HE ENTERED as a bishop and left as a humble monk.

More than 300 worshippers, including civic dignitaries, filled St Woolos Cathedral in Newport last night for the Bishop of Monmouth Dominic Walker’s final service.

Bishop Dominic, who is retiring after ten years in the role, entered the cathedral carrying a crozier and wearing a mitre for his choral evensong.

During the service, led by Father Ray Hayter, worshippers sang O Praise ye the Lord!, Through all the Changing Scenes of Life, and Jerusalem the Golden.

Among those to speak were the dean, The Very Rev Lister Tong, who said it was a “bittersweet occasion” in moving from one chapter of the church’s life to another and spoke about the forthcoming election of his successor.

Canon Jennifer Mole thanked Bishop Dominic for the vision and encouragement he had shown in introducing new styles of ministry over the last few years.

She added: “Thank you for these and all the gifts you have bestowed upon us for the last ten years.”

His last duty, as is custom when a bishop is leaving, was to symbolically lay his crozier and his mitre on the altar.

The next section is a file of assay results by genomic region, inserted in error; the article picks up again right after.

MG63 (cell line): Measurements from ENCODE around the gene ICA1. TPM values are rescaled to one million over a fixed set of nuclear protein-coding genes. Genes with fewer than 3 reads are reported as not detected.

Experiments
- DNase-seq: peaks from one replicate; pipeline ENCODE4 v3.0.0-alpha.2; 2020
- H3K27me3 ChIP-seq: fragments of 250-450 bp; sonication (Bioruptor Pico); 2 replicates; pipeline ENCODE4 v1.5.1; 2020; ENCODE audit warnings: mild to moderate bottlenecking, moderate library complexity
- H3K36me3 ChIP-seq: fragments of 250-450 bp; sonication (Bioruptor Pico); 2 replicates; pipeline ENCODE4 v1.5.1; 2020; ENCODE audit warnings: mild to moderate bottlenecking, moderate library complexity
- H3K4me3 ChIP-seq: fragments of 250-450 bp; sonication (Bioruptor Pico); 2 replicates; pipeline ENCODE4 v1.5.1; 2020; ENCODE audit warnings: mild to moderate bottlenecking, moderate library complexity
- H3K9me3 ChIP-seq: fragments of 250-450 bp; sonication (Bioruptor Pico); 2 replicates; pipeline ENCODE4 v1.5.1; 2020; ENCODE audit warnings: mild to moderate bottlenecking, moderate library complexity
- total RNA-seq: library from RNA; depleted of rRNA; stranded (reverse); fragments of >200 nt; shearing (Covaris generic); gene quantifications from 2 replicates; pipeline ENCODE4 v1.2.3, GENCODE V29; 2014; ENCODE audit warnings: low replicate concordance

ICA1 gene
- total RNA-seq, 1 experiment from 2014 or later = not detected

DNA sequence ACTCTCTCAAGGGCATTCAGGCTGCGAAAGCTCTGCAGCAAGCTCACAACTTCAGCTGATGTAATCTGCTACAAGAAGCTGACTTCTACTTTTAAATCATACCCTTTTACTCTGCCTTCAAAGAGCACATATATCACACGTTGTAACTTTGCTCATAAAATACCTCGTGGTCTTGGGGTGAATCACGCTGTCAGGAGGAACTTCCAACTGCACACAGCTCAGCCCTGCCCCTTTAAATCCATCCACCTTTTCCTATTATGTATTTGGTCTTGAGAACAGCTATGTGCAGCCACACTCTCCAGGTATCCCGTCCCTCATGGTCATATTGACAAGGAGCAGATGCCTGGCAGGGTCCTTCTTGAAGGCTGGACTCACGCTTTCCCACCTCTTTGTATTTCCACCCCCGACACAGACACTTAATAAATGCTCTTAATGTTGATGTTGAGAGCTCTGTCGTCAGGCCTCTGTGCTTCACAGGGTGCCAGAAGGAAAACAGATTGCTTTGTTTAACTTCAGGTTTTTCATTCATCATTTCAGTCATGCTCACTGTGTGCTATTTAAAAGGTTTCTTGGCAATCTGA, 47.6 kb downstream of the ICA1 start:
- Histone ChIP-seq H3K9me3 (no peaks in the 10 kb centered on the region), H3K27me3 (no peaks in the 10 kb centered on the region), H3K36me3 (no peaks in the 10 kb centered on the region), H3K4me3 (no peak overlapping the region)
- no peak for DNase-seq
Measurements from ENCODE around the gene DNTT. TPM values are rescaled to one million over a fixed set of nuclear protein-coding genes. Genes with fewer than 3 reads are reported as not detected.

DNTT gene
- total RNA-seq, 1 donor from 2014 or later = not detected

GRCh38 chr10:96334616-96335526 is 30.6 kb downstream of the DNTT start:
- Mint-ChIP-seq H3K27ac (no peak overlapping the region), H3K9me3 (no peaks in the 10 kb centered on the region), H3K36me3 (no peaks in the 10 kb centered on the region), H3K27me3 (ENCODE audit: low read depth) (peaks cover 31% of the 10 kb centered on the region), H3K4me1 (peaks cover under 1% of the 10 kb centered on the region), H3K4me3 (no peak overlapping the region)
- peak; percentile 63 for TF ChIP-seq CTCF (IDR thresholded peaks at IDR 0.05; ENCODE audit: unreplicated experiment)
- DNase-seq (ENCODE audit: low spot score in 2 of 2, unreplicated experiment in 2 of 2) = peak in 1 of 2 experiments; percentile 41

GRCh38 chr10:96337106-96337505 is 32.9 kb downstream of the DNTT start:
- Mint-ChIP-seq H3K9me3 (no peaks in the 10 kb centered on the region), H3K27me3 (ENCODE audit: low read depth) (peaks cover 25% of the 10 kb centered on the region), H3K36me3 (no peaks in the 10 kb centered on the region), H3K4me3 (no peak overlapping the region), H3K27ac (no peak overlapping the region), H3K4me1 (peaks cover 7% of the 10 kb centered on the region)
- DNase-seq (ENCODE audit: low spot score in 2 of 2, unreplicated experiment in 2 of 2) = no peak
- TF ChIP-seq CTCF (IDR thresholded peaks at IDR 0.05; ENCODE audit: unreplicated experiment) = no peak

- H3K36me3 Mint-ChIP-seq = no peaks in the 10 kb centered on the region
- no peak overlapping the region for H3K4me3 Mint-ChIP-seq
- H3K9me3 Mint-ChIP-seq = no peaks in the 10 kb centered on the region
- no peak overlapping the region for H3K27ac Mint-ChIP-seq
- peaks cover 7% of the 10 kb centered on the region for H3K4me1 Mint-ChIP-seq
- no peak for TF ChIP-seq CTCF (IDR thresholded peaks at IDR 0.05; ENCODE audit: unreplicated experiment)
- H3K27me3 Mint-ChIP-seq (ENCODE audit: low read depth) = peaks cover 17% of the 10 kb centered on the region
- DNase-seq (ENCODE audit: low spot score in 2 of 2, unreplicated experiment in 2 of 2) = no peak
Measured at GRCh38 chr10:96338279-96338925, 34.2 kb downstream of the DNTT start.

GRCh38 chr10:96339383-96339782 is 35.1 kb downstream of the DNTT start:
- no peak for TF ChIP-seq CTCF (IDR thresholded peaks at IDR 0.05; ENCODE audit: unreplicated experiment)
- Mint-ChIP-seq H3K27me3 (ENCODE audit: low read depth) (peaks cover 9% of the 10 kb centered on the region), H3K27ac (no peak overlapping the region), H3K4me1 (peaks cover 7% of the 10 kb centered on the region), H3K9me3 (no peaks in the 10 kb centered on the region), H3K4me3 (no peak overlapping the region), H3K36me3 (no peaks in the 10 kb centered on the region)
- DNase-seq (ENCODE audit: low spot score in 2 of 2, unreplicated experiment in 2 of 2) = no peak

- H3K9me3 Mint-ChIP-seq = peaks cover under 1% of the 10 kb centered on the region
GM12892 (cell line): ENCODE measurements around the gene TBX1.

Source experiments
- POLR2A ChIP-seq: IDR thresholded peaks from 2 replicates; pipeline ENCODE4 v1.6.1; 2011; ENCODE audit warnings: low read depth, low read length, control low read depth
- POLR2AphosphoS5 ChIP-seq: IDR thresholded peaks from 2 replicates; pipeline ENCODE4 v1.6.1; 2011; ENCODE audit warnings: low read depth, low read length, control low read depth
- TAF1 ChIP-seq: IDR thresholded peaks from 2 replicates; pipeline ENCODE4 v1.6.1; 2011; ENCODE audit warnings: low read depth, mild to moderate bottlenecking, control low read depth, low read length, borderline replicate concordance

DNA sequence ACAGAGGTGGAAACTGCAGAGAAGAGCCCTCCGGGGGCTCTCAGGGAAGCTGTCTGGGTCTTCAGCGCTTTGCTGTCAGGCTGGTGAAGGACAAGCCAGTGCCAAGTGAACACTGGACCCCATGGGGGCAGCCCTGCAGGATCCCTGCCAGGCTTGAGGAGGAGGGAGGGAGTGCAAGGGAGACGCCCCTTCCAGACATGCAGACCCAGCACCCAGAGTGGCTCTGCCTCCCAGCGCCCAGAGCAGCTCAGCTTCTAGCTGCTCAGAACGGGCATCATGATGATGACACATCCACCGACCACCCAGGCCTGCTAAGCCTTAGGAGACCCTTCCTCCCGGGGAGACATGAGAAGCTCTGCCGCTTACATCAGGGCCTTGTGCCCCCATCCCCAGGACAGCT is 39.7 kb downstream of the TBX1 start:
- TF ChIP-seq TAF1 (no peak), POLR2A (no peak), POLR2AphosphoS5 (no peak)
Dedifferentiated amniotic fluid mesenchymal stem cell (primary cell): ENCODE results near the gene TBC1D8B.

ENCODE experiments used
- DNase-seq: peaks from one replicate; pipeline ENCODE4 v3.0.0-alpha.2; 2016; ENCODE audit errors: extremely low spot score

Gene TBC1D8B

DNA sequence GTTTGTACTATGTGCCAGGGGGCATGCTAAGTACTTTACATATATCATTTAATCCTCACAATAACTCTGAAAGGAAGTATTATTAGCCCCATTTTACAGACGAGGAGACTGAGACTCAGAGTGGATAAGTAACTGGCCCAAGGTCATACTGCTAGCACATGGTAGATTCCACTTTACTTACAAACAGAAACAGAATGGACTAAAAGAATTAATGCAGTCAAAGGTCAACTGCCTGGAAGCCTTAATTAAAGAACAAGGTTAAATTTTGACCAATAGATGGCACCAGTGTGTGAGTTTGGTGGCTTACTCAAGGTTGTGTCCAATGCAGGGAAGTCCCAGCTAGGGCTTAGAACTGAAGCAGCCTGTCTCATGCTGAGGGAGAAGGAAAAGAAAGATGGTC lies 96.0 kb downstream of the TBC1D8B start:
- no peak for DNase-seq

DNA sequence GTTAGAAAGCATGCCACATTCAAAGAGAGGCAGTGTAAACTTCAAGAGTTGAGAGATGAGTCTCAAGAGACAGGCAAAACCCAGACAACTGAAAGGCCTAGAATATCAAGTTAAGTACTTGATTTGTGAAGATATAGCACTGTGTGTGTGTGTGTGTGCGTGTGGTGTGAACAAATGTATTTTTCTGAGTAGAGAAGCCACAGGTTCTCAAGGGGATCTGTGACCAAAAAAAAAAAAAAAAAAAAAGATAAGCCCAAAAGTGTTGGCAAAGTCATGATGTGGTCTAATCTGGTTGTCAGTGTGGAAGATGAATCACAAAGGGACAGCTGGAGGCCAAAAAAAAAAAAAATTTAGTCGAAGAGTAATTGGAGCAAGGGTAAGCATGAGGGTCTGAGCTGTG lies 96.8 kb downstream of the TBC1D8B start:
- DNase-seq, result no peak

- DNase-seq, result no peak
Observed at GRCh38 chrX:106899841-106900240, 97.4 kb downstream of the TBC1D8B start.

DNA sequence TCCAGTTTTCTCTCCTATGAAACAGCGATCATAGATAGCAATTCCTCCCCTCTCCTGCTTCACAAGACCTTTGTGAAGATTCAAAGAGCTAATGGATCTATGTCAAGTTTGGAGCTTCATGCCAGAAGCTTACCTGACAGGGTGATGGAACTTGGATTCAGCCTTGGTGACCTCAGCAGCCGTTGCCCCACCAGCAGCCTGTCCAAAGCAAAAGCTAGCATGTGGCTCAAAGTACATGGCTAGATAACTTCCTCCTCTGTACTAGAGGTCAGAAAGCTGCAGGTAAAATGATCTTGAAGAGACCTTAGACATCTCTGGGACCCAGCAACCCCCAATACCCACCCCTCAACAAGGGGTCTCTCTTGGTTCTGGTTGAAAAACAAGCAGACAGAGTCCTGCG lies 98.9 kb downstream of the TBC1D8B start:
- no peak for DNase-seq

He also took off his robes and made his way down the aisle of the cathedral dressed as a monk to rapturous applause.

Speaking after the service, Bishop Dominic said: “This was supposed to be a quiet occasion, so I am very moved to see so many people here.

“The thing I will miss is the people.

It is such a lovely diocese. I have some wonderful memories but among the most memorable is when I gave bible studies during Lent and 1,000 people attended.”

He described his job as a “great privilege” and added: “I have greatly enjoyed my teaching role in the diocese and the large crowds that have gathered for the Lent talks. I shall miss the staff team and the contact with so many people, but not the meetings and the paperwork.”

Bishop Dominic’s replacement will be elected on July 23.

At St Woolos, 47 people drawn from all over Wales, including all of its bishops, meet to nominate and vote on a confidential list of candidates.

The electoral college will have up to three days to make a decision.

Once it is made, the Archbishop of Wales, Dr Barry Morgan, will unlock and open the west door of the cathedral and announce the name of the bishop-elect from the doorstep.

The chosen candidate, if he accepts the position, will be formally confirmed by the archbishop at a special service in September.